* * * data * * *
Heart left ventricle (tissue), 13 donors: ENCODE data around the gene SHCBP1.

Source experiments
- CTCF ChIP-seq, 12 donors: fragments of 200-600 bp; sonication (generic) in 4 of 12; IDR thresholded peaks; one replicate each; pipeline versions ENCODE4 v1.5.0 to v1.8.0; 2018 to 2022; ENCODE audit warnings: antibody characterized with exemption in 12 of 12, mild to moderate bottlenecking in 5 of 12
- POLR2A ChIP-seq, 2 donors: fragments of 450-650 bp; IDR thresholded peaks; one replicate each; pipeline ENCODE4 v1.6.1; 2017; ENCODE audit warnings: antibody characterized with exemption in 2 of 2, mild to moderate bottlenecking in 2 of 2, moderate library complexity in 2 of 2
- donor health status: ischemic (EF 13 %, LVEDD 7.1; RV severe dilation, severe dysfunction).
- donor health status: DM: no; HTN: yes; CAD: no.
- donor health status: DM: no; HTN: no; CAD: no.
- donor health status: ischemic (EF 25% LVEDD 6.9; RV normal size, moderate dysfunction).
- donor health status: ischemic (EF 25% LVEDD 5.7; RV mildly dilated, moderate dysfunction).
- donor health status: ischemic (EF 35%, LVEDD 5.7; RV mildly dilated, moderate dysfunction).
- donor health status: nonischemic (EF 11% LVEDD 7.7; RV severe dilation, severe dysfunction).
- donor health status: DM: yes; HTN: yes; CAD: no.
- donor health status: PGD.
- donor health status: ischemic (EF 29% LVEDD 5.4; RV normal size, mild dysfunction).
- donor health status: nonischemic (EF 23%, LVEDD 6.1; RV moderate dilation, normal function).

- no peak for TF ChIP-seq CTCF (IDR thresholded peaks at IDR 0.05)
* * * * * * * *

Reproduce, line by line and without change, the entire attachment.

Heart left ventricle (tissue), 13 donors: ENCODE data around the gene SHCBP1.

Source experiments
- CTCF ChIP-seq, 12 donors: fragments of 200-600 bp; sonication (generic) in 4 of 12; IDR thresholded peaks; one replicate each; pipeline versions ENCODE4 v1.5.0 to v1.8.0; 2018 to 2022; ENCODE audit warnings: antibody characterized with exemption in 12 of 12, mild to moderate bottlenecking in 5 of 12
- POLR2A ChIP-seq, 2 donors: fragments of 450-650 bp; IDR thresholded peaks; one replicate each; pipeline ENCODE4 v1.6.1; 2017; ENCODE audit warnings: antibody characterized with exemption in 2 of 2, mild to moderate bottlenecking in 2 of 2, moderate library complexity in 2 of 2
- donor health status: ischemic (EF 13 %, LVEDD 7.1; RV severe dilation, severe dysfunction).
- donor health status: DM: no; HTN: yes; CAD: no.
- donor health status: DM: no; HTN: no; CAD: no.
- donor health status: ischemic (EF 25% LVEDD 6.9; RV normal size, moderate dysfunction).
- donor health status: ischemic (EF 25% LVEDD 5.7; RV mildly dilated, moderate dysfunction).
- donor health status: ischemic (EF 35%, LVEDD 5.7; RV mildly dilated, moderate dysfunction).
- donor health status: nonischemic (EF 11% LVEDD 7.7; RV severe dilation, severe dysfunction).
- donor health status: DM: yes; HTN: yes; CAD: no.
- donor health status: PGD.
- donor health status: ischemic (EF 29% LVEDD 5.4; RV normal size, mild dysfunction).
- donor health status: nonischemic (EF 23%, LVEDD 6.1; RV moderate dilation, normal function).

- no peak for TF ChIP-seq CTCF (IDR thresholded peaks at IDR 0.05)